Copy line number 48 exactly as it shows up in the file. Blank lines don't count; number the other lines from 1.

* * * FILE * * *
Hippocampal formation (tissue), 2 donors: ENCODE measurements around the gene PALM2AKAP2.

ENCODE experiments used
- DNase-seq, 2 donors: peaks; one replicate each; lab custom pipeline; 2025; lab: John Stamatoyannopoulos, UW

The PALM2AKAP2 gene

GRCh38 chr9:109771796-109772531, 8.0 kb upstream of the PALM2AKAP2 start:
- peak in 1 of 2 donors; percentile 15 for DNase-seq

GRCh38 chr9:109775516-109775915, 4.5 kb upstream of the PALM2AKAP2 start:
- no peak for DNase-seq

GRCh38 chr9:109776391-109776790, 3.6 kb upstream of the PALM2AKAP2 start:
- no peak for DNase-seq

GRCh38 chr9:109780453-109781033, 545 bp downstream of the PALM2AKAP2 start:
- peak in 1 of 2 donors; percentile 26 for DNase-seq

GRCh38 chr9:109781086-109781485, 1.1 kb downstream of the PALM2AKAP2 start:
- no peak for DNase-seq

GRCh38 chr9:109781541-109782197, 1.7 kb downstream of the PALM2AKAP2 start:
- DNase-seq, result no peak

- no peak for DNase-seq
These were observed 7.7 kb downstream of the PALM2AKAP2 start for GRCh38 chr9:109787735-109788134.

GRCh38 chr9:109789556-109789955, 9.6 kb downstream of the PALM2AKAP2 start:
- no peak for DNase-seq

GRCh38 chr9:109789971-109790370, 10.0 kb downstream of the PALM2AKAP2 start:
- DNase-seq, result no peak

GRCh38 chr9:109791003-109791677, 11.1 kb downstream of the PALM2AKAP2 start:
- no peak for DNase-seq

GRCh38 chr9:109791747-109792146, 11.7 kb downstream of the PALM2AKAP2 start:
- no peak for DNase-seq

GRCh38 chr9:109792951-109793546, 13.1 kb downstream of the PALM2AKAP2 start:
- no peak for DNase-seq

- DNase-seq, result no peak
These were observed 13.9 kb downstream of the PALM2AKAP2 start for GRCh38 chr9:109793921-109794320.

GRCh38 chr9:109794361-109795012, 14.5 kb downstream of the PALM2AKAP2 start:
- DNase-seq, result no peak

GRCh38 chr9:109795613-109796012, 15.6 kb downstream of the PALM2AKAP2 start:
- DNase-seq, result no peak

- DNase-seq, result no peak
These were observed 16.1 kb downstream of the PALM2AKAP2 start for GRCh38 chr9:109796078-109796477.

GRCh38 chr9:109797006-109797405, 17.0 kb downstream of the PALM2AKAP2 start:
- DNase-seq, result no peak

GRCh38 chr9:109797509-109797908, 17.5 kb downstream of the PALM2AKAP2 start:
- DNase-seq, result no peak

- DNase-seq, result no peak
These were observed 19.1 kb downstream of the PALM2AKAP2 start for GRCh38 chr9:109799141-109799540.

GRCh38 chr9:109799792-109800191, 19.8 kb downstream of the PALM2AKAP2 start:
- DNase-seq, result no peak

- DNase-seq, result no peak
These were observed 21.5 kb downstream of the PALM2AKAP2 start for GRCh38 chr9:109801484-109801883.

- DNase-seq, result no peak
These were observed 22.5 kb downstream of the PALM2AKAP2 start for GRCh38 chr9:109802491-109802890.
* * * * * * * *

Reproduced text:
These were observed 22.5 kb downstream of the PALM2AKAP2 start for GRCh38 chr9:109802491-109802890.